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Process - Freeze Drying
Steps in Freeze Drying:
Sterilization
Loading
Freezing
Primary Drying
Secondary Drying
Backfill
Stoppering
Aeration
Unloading
Defrosting
Cleaning/CIP
Filter Integrity Testing
Leak Test
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The 3 major parts of a freeze drying recipe include freezing, primary
drying (sublimation), and secondary drying (desorption). Each step
is critical in producing the required end product is critical in
producing the required end product.

1-
Freezing may be the most under-rated step. Proper freezing will
ensure a good cake, while improper freezing may result in a
product that cannot be successfully freeze dried. The typical
objective of freezing is to produce a frozen matrix with sufficient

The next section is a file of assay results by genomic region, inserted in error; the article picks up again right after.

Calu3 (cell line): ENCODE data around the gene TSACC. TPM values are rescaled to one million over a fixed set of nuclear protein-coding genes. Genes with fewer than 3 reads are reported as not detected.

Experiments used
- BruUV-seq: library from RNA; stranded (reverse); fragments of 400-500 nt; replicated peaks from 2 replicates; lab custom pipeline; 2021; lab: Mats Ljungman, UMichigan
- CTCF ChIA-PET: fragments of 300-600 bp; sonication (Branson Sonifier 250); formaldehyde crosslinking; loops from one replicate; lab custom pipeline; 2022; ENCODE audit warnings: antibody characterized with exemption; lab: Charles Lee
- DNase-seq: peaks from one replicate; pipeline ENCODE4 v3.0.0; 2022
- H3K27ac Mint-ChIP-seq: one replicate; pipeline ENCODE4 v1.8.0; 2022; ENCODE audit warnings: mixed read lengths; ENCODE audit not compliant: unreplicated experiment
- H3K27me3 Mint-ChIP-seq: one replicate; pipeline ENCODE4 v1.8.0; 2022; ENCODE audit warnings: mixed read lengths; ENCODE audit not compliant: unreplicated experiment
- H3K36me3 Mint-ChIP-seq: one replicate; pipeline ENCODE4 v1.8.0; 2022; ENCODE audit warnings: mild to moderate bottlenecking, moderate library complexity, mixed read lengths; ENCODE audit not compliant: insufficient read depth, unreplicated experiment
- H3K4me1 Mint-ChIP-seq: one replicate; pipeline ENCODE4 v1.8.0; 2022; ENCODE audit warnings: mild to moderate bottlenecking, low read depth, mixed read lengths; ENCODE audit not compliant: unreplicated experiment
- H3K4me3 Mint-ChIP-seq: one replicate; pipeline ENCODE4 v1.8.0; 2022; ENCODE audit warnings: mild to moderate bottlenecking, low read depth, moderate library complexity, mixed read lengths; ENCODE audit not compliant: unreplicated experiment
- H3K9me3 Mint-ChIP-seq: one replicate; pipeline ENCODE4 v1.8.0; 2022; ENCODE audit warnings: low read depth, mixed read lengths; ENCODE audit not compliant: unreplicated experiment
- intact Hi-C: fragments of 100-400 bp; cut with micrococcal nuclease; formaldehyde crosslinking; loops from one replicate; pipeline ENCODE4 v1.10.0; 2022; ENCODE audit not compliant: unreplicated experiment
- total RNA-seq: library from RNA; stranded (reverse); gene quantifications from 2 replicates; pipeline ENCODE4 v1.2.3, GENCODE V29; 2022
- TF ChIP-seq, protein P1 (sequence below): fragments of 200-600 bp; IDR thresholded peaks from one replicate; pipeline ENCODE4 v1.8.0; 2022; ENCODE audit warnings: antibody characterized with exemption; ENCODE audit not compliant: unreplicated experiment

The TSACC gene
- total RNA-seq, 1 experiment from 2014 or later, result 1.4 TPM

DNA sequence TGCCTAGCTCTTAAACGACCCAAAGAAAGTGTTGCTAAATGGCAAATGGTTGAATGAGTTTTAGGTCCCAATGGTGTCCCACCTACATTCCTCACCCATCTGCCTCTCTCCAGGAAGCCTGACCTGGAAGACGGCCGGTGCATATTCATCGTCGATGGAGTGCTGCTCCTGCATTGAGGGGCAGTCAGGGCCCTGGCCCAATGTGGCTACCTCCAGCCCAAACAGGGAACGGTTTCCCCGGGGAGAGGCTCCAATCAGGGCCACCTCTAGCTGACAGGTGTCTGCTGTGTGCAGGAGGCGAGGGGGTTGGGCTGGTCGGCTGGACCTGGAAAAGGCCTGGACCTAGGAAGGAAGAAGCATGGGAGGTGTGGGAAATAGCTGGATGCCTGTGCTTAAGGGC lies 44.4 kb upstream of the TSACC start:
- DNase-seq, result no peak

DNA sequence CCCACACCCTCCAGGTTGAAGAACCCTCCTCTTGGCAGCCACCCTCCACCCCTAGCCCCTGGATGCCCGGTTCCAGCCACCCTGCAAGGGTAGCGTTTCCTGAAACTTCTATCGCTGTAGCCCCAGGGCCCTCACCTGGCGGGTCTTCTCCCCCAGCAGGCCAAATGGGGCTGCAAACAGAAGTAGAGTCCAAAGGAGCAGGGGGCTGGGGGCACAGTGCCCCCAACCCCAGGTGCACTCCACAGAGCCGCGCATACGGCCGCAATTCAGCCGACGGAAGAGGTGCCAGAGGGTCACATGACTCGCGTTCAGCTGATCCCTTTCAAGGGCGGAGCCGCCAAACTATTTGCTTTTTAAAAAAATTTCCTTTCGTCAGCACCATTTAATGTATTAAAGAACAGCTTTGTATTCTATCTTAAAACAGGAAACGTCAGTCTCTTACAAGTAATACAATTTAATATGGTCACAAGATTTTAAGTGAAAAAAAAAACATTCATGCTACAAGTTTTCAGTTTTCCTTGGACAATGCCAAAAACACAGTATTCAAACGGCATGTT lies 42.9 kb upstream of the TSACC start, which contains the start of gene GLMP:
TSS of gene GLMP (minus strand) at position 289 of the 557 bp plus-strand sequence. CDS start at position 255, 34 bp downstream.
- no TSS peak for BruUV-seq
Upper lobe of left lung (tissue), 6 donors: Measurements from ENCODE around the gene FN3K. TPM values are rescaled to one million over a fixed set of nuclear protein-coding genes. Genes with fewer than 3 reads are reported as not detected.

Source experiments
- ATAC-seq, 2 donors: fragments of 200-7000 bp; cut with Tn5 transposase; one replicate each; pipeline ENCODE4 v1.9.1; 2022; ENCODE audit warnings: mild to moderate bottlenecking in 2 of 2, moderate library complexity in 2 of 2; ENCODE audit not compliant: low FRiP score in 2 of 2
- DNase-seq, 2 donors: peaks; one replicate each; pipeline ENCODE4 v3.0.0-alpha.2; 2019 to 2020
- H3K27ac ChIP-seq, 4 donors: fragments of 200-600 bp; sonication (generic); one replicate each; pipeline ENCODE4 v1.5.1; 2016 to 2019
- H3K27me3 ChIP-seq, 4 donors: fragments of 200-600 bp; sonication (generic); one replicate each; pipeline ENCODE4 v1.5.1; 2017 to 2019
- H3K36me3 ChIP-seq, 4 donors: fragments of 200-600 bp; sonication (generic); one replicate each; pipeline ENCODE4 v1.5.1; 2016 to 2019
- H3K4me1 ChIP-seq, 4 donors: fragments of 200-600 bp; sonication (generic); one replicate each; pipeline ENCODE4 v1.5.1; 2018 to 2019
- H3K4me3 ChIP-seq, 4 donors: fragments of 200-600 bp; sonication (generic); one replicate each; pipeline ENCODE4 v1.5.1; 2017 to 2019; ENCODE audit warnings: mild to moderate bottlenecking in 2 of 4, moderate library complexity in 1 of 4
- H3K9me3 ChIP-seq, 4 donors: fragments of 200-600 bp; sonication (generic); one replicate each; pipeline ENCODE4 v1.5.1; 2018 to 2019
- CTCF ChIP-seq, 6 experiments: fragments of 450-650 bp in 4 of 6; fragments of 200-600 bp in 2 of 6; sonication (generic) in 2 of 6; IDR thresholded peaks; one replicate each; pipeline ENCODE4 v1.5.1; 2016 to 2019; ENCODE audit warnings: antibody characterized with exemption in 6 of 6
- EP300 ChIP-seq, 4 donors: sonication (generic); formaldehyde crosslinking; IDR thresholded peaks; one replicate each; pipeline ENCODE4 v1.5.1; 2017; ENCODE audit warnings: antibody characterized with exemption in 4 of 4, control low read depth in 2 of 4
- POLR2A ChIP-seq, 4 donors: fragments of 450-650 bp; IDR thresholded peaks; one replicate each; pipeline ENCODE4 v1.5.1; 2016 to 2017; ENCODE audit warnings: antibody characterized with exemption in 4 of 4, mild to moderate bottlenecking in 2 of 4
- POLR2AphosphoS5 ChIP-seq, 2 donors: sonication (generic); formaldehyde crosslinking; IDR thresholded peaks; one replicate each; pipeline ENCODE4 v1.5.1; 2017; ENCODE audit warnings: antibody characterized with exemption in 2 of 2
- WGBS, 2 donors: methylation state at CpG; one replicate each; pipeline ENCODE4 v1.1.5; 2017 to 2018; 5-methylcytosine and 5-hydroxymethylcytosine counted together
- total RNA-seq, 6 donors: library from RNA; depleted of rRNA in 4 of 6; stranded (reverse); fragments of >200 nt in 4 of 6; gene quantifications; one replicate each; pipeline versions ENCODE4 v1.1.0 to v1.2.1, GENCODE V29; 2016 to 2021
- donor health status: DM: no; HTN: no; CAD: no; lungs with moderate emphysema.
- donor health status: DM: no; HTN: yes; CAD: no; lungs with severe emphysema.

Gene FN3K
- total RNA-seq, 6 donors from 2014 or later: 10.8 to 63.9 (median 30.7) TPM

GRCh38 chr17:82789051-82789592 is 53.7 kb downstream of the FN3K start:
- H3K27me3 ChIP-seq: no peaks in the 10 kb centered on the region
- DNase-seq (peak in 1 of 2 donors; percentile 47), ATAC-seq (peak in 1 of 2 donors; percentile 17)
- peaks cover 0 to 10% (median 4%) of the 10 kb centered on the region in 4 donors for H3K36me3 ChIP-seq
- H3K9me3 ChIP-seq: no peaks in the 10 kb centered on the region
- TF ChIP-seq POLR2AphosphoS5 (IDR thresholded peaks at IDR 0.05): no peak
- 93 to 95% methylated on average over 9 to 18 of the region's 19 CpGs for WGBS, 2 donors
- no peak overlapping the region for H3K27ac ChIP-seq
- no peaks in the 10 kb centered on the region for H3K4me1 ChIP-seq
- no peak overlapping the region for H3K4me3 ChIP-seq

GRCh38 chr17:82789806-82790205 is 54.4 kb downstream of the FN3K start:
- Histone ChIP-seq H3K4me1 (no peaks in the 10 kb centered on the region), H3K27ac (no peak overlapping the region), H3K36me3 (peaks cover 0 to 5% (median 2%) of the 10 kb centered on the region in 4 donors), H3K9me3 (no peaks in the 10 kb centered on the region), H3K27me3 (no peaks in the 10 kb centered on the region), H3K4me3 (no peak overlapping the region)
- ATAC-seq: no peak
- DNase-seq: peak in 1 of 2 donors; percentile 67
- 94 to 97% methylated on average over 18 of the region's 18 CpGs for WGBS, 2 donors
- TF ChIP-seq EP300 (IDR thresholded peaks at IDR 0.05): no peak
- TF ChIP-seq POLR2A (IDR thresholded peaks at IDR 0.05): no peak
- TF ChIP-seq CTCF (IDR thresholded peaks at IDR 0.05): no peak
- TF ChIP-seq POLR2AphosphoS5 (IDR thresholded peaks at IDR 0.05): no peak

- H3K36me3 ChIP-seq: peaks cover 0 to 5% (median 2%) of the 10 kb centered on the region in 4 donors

crystal structure to allow the sublimating material to escape. The
larger the crystal the better. Slow freezing produces larger crystals.
Some products form a glassy material and annealing may be
required during the freezing process. Annealing, first lowering the
temperature then raising the temperature and then lowering it
again, locks the constituents in place and then allows the crystals
to grow. Freezing can range from 1 hour to 24 hours, depending on
the application.

2-
Primary drying (sublimation) drives the unbound moisture out of
the product. Sublimation occurs under vacuum with the product
temperature below its critical temperature. This is typically the
longest process. At the end of the primary drying cycle, the product
will have 3 to 5% moisture content.

3- Secondary drying (desorption) drives the ionically bound water
from the material. This is done by heating the product. Secondary
drying can result in moisture levels of 0.5%.
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